Project 1 - Optimal transitions

Optimal transitions studied two similar applications: grade transitions during continuous  manufacturing of polyethylene and start-up and shutdown of combination power plants. The common denominator was modeling and optimization of dynamical systems, which was achieved using the software Modelica and

The first phase of the project, optimal grade changes, developed tools for model calibration to dynamic process data. The tools were then generalized for application in the second phase – start-up and shutdown of combination power plants.

The project ended in 2013 but the research continued in ProOpt.
Phase 1: Optimal grade changes
The project was based on the trend within chemical process industry of increased product diversification and tailoring of products to customer needs. Typically, generic processes are used to produce several product grades and transitions between grades are performed during continuous operation. Increasingly competitive and volatile markets drive the need for flexibility in production systems.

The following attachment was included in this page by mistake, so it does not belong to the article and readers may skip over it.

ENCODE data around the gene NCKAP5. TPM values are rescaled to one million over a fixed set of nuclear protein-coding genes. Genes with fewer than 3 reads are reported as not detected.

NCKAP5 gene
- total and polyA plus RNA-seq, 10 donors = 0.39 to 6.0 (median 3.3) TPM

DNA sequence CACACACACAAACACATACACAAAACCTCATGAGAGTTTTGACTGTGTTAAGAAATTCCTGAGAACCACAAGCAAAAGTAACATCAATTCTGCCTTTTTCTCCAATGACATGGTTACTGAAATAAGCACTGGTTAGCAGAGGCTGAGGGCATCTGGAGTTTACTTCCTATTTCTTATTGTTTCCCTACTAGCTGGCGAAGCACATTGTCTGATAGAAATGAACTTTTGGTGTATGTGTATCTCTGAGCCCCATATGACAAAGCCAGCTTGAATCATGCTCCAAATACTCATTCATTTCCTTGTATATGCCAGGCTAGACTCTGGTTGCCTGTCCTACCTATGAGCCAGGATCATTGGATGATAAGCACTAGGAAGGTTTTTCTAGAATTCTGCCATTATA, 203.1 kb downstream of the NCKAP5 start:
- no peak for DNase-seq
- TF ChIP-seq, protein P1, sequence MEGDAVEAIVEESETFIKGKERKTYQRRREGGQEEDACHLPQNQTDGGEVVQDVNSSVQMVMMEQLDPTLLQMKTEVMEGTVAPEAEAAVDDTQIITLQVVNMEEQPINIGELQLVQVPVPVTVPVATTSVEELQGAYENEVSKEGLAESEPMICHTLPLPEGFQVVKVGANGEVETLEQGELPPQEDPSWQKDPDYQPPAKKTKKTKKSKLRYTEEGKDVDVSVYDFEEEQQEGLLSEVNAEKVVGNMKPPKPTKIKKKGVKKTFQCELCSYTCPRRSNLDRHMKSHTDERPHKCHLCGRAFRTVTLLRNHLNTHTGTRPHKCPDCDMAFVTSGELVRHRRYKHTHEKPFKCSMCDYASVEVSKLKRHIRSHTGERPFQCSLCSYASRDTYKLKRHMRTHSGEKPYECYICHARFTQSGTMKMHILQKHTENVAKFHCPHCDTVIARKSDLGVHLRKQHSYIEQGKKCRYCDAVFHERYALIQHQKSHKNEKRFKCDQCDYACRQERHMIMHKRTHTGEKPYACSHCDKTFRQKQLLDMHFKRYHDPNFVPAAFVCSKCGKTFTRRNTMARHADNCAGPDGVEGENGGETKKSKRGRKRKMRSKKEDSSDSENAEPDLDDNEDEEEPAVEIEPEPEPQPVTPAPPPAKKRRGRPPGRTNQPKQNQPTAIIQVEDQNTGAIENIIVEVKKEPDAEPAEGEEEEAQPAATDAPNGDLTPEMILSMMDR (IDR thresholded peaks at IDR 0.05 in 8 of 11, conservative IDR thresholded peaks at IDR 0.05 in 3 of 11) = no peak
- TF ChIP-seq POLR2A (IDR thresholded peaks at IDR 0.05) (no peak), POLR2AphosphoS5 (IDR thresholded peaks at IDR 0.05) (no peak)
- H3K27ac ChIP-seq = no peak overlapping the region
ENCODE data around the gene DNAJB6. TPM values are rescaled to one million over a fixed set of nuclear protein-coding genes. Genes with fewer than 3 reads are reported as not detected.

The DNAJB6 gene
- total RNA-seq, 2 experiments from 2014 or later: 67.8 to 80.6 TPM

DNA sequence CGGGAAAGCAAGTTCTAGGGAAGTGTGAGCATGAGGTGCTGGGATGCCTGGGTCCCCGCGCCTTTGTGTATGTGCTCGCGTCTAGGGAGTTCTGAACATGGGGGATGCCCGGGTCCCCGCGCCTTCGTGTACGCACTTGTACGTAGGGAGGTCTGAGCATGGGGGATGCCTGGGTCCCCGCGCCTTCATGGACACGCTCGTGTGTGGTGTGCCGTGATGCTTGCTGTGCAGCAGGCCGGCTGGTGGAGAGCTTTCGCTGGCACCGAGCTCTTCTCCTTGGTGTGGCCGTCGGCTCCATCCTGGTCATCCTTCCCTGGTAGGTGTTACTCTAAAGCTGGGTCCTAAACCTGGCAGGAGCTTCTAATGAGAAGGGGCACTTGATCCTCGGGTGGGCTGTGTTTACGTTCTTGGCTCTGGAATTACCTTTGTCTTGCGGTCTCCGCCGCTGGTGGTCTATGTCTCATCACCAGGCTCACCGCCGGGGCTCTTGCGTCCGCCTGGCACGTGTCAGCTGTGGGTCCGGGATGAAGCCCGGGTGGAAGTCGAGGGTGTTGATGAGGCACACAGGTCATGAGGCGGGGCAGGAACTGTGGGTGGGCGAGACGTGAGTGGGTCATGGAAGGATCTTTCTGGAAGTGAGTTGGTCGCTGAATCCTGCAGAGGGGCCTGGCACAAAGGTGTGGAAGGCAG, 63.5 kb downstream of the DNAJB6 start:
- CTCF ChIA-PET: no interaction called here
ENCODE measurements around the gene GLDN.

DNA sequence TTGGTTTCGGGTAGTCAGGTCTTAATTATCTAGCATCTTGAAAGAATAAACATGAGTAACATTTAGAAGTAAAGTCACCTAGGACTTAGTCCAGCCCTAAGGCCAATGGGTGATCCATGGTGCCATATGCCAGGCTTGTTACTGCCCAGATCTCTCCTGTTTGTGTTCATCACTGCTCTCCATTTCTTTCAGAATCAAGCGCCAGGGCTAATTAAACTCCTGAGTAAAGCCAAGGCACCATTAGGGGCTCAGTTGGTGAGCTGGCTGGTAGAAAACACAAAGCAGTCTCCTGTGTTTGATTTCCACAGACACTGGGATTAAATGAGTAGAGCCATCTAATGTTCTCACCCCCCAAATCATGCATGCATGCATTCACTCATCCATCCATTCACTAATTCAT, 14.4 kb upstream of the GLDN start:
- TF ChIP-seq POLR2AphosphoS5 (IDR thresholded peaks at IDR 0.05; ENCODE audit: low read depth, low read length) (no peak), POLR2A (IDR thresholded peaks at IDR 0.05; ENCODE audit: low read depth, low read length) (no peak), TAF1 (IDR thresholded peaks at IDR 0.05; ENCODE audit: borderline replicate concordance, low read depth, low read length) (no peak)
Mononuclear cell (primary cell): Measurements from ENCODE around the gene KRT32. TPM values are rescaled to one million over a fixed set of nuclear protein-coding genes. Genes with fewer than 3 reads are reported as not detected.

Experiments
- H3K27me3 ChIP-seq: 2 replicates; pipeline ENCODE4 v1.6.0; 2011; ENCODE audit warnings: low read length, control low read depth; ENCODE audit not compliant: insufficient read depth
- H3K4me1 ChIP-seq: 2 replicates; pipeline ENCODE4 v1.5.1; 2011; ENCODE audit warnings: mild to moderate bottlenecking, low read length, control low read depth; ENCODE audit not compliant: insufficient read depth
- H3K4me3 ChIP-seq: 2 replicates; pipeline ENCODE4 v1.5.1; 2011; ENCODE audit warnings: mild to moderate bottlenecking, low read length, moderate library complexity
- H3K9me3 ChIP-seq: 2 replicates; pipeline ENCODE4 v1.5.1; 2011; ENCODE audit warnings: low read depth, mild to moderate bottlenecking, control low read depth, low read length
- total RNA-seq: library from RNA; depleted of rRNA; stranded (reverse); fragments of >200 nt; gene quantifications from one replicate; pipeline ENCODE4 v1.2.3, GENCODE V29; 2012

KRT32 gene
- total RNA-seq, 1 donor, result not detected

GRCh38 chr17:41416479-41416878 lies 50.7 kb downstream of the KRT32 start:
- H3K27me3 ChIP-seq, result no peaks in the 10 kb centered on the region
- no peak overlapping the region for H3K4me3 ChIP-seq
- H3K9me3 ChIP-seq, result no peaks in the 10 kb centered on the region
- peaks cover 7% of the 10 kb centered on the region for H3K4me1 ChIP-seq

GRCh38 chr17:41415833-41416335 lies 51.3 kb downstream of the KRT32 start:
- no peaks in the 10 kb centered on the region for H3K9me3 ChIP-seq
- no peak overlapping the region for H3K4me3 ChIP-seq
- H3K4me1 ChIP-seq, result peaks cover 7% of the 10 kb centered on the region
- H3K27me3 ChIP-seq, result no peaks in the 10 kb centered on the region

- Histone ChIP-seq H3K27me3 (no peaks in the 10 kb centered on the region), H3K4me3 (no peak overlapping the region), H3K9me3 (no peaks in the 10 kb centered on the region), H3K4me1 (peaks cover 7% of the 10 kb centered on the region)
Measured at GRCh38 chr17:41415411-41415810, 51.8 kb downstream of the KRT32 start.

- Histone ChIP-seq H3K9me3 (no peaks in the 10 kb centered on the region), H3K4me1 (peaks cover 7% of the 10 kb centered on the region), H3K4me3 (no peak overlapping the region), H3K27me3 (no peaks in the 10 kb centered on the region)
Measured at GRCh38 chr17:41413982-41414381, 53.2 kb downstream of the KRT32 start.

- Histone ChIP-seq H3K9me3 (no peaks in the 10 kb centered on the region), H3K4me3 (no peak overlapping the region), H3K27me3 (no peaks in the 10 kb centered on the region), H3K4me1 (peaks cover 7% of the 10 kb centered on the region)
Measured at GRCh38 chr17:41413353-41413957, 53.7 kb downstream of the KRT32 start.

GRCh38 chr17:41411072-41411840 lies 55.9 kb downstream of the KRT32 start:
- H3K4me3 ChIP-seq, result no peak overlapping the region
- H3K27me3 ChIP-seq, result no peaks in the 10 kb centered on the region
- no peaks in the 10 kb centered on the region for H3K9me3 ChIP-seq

PICLU researchers in collaboration with plastics manufacturer Borealis developed a model-based methodology for planning and evaluation of grade changes. The approach is based on high-level model descriptions in the form of Modelica models to formulate model calibration problems as well as optimal control problems. The open source platform was launched in 2012.

Phase 2: Start-up of combination power plants
Renewable power sources such as sun and wind constitute an increasing portion of the energy mix in Europe. But what about cloudy days and periods with low wind? Complimentary power sources are needed to fill the gap in supply. One such power source is combination power plant, which are normally fueled by natural gas. They need to be started and stopped with short notice and knowledge is needed of the most efficient mode of conducting these operations as well as when it is profitable to do so.

In this phase of the project the companies Siemens and Modelon joined the PICLU centre. Siemens run power plants and already had advanced Modelica models of their process, while Modelon delivers software. The project used the methods developed during Phase 1 for fitting of model parameters to dynamic process data, and also included a Master Thesis project on Model Predictive Control.